“In all these roles and at all times, Ministers are expected to act lawfully and to behave in a way that upholds, and is seen to uphold, the highest ethical standards. Ultimately, Ministers are accountable to the Prime Minister for their behaviour.” – The Cabinet Manual. John Banks lied to reporters, and the public, while a minister. That’s not upholding the highest ethical standards. When will John Key hold him to account?
Never, if Key can help it. The Banks-Key Government may fall if Key tries to hold Banks to account and Banks resigns from Parliament. At the very least, it would put the Government’s rightwing legislation on pause for at least three months.
Key came to office promising higher standards than he said we had seen from Labour. He started well, sacking Richard Worth for something that, like Banks’ actions, saw a police investigation but no prosecution. But how his standards have slipped. Since then, the ministerial resignations have been in spite of Key’s wishes, not because of them.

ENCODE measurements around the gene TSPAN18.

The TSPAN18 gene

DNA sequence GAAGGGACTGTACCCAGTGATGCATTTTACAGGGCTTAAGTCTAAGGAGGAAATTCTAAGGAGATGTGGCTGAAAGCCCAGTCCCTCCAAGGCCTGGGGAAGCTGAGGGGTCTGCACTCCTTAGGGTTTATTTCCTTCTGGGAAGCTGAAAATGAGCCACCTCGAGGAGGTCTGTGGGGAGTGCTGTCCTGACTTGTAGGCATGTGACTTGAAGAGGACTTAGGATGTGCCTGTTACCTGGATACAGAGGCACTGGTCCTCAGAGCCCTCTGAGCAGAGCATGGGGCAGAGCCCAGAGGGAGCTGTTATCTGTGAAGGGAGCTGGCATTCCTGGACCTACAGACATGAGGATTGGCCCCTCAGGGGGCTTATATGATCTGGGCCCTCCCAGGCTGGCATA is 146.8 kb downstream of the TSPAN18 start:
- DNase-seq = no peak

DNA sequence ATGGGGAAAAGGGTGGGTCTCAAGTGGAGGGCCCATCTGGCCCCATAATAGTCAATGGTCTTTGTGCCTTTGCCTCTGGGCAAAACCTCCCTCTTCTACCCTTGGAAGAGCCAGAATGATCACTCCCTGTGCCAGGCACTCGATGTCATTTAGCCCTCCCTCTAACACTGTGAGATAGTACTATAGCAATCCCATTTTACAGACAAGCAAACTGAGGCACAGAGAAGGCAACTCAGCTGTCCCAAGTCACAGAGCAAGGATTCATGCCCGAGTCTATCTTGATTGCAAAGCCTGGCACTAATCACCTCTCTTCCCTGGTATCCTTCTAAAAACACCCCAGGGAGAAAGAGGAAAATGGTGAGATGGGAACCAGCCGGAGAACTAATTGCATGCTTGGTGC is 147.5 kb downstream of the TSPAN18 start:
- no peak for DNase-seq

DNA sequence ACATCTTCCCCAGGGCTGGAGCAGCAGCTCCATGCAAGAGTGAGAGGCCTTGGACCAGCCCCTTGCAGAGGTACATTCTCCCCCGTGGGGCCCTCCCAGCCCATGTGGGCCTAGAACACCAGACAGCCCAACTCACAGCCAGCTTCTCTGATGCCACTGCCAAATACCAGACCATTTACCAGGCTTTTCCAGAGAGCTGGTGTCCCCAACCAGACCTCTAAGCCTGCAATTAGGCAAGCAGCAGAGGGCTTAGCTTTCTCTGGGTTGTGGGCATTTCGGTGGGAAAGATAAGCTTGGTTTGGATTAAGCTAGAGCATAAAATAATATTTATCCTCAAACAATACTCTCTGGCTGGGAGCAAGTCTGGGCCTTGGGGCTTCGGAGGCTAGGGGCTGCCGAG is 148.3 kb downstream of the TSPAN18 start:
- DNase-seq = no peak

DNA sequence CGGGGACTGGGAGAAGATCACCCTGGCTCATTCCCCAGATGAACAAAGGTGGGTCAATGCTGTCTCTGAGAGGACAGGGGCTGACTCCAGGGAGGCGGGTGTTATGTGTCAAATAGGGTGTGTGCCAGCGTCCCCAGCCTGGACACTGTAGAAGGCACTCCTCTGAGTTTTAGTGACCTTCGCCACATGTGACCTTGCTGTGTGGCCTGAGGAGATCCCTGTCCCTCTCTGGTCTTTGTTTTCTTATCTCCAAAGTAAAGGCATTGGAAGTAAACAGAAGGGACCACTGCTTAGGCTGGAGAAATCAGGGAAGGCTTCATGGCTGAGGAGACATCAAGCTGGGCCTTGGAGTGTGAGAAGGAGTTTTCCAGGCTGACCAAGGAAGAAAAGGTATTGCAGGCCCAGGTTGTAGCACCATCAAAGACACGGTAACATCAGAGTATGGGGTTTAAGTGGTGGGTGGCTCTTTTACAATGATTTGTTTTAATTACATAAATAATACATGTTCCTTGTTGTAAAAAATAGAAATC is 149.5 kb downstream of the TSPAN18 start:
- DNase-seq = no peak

We just need to look to the last Labour government to see how the Banks affair would have been handled by a government with higher standards of accountability.
Helen Clark sacked Lianne Dalziel over the ‘lie in unison’ affair – just like Banks, it was about a minister lying to the press and Clark acted. Clark stood down Winston Peters over his donations row – just like Banks, it was a the leader of a support party and a donations scandal but Clark acted.
It’s pretty sad that, after four short years, far from setting higher standards of accountability than Clark, Key is plumbing new depths.